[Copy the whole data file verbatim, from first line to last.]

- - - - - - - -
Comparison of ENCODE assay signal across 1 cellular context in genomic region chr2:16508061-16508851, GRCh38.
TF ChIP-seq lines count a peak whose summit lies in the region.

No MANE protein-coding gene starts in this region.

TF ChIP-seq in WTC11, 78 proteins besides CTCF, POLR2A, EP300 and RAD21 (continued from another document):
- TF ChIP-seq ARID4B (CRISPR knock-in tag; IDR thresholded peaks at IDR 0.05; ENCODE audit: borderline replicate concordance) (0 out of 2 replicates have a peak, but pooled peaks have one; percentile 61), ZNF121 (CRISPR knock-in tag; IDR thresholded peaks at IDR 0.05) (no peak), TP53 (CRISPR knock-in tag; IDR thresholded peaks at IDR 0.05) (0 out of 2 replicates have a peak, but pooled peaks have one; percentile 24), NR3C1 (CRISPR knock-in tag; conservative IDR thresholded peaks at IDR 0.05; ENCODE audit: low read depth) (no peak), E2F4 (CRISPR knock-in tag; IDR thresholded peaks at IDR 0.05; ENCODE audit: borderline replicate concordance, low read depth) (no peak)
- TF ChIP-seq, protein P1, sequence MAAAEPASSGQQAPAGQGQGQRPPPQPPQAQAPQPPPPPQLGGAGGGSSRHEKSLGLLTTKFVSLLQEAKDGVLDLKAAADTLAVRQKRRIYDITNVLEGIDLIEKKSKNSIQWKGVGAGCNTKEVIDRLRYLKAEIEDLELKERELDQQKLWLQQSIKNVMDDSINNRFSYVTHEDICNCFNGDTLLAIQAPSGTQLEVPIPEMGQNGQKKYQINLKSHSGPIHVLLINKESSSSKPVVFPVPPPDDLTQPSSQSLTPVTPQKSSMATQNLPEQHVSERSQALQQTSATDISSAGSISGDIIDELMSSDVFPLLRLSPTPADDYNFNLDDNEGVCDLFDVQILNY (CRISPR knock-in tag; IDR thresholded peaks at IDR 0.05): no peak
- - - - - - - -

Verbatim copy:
Comparison of ENCODE assay signal across 1 cellular context in genomic region chr2:16508061-16508851, GRCh38.
TF ChIP-seq lines count a peak whose summit lies in the region.

No MANE protein-coding gene starts in this region.

TF ChIP-seq in WTC11, 78 proteins besides CTCF, POLR2A, EP300 and RAD21 (continued from another document):
- TF ChIP-seq ARID4B (CRISPR knock-in tag; IDR thresholded peaks at IDR 0.05; ENCODE audit: borderline replicate concordance) (0 out of 2 replicates have a peak, but pooled peaks have one; percentile 61), ZNF121 (CRISPR knock-in tag; IDR thresholded peaks at IDR 0.05) (no peak), TP53 (CRISPR knock-in tag; IDR thresholded peaks at IDR 0.05) (0 out of 2 replicates have a peak, but pooled peaks have one; percentile 24), NR3C1 (CRISPR knock-in tag; conservative IDR thresholded peaks at IDR 0.05; ENCODE audit: low read depth) (no peak), E2F4 (CRISPR knock-in tag; IDR thresholded peaks at IDR 0.05; ENCODE audit: borderline replicate concordance, low read depth) (no peak)
- TF ChIP-seq, protein P1, sequence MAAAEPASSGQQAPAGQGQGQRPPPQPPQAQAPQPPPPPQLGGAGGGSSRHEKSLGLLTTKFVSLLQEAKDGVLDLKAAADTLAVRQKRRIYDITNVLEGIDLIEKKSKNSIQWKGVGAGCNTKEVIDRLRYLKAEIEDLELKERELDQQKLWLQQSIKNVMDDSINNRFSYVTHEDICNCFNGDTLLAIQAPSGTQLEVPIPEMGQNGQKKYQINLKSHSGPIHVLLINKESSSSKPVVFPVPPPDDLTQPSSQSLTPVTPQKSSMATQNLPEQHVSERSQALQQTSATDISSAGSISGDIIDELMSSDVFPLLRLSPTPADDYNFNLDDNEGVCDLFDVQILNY (CRISPR knock-in tag; IDR thresholded peaks at IDR 0.05): no peak